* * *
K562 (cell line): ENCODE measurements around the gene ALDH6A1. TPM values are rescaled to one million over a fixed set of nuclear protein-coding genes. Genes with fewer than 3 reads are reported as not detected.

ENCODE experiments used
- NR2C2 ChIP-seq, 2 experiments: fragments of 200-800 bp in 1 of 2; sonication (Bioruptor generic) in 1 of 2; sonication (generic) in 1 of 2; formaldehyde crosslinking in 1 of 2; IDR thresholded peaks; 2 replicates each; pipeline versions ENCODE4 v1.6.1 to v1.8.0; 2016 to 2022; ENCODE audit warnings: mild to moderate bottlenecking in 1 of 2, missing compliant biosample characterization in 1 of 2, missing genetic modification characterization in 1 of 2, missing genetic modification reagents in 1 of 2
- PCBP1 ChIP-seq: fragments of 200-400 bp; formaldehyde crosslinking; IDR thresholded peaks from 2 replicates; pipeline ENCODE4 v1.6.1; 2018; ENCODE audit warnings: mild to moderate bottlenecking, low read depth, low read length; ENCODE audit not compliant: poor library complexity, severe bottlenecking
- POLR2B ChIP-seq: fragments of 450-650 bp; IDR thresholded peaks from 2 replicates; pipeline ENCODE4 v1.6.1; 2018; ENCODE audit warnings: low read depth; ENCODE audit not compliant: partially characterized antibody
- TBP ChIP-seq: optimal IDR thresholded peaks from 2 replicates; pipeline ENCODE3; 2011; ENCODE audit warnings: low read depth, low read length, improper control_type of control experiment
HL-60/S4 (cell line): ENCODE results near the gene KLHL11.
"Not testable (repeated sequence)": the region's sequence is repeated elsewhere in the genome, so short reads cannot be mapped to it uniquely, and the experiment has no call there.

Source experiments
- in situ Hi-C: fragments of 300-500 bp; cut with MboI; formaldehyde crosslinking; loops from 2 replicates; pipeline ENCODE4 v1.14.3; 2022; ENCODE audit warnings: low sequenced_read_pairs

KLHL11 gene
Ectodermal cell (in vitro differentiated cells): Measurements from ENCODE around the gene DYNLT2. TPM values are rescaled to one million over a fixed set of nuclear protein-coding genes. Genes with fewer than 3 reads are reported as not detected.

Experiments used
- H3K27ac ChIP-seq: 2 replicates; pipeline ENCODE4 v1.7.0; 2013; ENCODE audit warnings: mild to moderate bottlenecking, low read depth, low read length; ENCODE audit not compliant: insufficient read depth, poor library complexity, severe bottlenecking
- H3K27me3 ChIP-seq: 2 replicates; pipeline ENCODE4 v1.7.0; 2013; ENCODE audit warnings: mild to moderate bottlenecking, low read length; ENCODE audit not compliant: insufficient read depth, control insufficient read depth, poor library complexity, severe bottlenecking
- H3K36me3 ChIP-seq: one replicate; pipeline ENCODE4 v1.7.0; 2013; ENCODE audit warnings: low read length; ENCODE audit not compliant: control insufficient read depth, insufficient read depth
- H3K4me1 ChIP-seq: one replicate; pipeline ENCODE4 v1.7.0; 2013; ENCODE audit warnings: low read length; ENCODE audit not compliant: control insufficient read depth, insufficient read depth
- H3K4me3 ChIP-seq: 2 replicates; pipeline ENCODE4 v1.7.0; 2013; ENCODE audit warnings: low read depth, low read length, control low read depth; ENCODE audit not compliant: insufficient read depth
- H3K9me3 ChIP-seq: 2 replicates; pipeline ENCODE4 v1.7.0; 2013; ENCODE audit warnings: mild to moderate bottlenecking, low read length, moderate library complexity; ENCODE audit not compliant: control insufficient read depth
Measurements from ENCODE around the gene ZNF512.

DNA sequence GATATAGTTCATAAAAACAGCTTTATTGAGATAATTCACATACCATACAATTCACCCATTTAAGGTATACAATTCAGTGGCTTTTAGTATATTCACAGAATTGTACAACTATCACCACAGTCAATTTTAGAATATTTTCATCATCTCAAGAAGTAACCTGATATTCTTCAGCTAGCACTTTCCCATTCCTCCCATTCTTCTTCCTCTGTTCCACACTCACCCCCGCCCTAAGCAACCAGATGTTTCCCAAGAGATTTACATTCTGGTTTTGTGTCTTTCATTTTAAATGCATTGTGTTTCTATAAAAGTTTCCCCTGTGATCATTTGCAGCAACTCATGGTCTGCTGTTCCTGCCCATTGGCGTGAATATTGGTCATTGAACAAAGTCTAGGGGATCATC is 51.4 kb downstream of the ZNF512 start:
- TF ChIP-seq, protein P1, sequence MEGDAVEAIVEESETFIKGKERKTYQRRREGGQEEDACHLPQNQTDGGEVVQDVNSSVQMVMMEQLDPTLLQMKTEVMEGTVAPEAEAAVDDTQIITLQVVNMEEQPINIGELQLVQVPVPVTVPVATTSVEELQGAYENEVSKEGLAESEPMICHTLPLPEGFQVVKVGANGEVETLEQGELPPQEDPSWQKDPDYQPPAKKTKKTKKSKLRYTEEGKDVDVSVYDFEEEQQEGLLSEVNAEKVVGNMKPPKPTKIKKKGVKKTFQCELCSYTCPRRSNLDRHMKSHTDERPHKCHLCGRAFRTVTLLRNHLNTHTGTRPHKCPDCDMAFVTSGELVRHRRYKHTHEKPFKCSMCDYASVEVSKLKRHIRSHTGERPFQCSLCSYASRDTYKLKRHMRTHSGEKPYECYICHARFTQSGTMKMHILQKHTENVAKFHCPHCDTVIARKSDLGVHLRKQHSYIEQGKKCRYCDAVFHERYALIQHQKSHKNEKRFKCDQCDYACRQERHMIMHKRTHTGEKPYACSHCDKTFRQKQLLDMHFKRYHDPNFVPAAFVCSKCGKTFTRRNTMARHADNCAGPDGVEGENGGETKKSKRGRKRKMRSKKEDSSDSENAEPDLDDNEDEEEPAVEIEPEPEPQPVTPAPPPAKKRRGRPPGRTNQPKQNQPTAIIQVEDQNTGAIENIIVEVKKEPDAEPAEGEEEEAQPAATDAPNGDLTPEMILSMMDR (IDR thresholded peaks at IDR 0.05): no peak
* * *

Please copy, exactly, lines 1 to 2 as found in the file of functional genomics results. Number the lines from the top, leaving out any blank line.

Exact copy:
K562 (cell line): ENCODE measurements around the gene ALDH6A1. TPM values are rescaled to one million over a fixed set of nuclear protein-coding genes. Genes with fewer than 3 reads are reported as not detected.

ENCODE experiments used